Managing human capital
Buzz of the week
Management isnt easy, and management in the government is even more complex.
The latest example of that is the Government Accountability Office. Last week, GAO analysts voted 897 to 445 to unionize, joining the International Federation of Professional and Technical Engineers. Of course, that comes on the heels of GAO being named as the second best place to work in government by the Partnership for Public Service and American Universitys Institute for the Study of Public Policy Implementation.
It is too early to know the lessons from GAOs efforts to modernize its workforce practices. As part of GAOs pay-for-performance plan, Comptroller General David Walker decided to do away with annual cost-of-living increases for some employees in certain pay bands in lieu of...well, pay for performance. It is an understatement to say that concept has not gone over well.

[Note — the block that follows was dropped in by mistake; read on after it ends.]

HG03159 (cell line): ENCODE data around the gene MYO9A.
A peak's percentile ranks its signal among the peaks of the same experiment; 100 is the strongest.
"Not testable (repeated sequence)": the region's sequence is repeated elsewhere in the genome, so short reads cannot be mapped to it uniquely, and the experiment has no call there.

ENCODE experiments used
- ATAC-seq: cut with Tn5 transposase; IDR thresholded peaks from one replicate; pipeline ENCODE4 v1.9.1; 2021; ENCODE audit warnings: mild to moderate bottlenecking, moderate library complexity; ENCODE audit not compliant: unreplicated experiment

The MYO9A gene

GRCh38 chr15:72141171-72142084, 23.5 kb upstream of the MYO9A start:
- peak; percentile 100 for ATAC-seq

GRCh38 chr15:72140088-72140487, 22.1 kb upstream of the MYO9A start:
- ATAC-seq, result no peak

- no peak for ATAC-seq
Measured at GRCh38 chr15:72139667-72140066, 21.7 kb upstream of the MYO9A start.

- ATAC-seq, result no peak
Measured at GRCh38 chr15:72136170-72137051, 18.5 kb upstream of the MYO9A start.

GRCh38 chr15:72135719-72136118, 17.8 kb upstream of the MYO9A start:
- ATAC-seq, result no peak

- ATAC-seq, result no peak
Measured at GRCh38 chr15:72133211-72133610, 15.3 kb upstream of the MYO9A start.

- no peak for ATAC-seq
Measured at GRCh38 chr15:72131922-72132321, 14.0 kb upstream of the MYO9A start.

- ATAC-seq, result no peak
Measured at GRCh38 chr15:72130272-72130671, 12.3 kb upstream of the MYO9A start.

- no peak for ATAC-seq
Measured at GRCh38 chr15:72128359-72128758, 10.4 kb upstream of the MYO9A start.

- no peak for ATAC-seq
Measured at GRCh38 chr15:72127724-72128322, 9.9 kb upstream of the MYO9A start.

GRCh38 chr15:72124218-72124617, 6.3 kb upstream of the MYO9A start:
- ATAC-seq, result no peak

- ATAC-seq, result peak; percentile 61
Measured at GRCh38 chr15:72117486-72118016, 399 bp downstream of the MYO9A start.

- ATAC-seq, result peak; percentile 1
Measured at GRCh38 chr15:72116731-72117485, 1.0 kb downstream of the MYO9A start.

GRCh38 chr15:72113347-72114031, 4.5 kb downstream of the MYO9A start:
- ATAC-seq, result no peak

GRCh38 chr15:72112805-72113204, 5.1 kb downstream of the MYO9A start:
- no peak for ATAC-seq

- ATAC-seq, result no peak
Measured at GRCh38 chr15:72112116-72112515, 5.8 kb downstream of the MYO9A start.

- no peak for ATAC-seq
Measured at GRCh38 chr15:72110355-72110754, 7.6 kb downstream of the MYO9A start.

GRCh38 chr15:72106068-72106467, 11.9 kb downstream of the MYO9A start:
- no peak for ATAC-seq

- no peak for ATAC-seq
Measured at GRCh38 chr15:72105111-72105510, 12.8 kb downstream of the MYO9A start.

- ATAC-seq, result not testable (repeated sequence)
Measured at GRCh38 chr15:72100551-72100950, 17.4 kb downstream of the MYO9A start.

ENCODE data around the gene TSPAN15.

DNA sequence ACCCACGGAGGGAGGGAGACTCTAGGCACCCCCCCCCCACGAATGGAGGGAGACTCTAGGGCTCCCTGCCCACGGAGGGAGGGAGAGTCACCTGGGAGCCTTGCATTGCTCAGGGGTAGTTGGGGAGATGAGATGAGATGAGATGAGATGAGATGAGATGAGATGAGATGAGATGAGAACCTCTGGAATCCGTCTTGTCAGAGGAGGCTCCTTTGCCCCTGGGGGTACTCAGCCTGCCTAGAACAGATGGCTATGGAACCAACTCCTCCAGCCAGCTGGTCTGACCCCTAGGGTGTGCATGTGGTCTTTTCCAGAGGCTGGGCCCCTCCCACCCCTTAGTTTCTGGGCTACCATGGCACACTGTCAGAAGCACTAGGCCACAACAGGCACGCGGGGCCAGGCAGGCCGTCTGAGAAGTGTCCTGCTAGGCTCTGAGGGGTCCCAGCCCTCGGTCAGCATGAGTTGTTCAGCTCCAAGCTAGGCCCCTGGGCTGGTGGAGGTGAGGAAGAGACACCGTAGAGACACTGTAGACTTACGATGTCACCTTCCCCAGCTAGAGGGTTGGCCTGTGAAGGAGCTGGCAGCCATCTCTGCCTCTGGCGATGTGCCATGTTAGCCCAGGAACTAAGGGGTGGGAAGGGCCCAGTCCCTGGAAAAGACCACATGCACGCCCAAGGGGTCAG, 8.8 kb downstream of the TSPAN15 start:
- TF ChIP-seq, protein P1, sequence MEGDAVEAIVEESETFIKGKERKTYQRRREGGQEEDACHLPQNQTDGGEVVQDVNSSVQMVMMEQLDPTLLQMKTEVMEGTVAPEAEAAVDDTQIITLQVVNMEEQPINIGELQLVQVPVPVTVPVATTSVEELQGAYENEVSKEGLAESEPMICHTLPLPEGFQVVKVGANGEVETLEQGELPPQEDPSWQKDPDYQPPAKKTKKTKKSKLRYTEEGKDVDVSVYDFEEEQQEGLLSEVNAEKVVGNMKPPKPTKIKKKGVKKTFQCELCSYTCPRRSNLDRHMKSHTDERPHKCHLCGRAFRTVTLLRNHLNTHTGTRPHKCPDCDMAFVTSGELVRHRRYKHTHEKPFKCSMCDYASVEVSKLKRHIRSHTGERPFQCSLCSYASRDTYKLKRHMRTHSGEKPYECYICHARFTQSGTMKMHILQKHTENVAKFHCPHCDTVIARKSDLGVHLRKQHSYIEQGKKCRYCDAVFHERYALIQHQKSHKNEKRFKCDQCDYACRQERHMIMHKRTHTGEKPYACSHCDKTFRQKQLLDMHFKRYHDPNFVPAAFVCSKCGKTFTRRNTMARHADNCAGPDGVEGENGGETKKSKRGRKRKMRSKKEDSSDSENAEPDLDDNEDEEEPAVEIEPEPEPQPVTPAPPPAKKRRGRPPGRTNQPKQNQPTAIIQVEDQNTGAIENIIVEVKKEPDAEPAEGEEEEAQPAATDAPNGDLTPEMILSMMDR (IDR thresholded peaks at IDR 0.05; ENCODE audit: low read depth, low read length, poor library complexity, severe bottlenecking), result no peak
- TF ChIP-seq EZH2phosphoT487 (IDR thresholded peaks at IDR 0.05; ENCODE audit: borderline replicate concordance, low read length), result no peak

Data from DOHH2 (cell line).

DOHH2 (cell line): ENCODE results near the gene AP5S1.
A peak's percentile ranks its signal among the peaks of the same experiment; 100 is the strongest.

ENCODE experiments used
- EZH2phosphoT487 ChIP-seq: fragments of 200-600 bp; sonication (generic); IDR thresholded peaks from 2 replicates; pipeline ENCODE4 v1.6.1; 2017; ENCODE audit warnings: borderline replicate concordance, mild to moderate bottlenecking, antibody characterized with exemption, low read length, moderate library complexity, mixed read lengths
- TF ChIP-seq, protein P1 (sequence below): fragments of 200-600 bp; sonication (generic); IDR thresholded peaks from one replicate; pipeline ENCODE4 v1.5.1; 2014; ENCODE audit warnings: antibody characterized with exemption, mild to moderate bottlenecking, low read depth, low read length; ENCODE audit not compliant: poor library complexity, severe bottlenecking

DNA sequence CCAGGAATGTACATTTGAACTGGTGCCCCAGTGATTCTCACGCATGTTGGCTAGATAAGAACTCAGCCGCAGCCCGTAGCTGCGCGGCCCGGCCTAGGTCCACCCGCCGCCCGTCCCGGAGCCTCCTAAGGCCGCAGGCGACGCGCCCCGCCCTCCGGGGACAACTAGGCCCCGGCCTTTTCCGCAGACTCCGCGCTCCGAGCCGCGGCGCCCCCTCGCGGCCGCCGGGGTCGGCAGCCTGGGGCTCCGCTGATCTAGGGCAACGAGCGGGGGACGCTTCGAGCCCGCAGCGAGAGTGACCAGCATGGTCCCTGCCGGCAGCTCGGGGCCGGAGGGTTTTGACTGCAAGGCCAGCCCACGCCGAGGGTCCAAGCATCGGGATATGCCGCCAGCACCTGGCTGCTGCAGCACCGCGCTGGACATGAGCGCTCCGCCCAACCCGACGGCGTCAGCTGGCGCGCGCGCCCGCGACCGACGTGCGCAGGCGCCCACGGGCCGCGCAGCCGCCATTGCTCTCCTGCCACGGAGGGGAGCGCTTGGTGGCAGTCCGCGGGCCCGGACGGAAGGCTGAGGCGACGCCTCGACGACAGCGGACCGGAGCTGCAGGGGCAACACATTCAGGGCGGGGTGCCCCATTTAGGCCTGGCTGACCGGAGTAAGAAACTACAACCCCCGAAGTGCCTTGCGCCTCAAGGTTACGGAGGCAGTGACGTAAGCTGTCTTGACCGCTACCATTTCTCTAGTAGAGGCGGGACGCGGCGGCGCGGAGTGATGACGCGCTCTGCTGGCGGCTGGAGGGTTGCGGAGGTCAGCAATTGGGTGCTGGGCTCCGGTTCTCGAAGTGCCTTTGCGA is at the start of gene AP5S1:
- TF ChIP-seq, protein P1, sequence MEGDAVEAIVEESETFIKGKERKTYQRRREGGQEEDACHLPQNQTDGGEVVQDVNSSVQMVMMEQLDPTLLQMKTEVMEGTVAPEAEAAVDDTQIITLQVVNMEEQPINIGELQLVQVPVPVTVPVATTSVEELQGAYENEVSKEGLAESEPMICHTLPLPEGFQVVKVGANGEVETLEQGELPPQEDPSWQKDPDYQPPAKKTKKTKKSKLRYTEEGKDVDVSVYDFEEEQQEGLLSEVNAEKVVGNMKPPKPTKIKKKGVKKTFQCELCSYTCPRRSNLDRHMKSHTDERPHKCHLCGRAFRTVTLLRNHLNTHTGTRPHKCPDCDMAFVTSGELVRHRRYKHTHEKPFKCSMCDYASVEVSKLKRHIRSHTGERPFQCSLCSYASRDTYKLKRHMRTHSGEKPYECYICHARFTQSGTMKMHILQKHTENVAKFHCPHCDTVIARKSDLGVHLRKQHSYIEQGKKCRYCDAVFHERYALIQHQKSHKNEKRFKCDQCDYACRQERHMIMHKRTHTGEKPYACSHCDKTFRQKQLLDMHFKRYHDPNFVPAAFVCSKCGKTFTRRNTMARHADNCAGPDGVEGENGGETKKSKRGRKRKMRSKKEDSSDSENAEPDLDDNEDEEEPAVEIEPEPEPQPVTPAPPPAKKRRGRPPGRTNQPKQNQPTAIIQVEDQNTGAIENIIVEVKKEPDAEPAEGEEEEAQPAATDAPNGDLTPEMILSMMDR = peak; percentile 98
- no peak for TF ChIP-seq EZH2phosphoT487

Undoubtedly, lessons will accrue from GAOs experience, particularly for the presidential candidates who will be looking at GAO and the Bush administrations pay-for-performance initiatives at the Defense and HomelandSecurity departments.
Clearly, one lesson is that pay changes are difficult. The broader question is this: Are they necessary? A strong constituency argues that pay for performance is nearly impossible in government because it is so difficult to determine exactly what exceptional performance consists of. Performance in a government project is determined by so many factors.
Last week appears to have been a turning point in reforming the government pay system. What remains unclear is where that turning point takes us.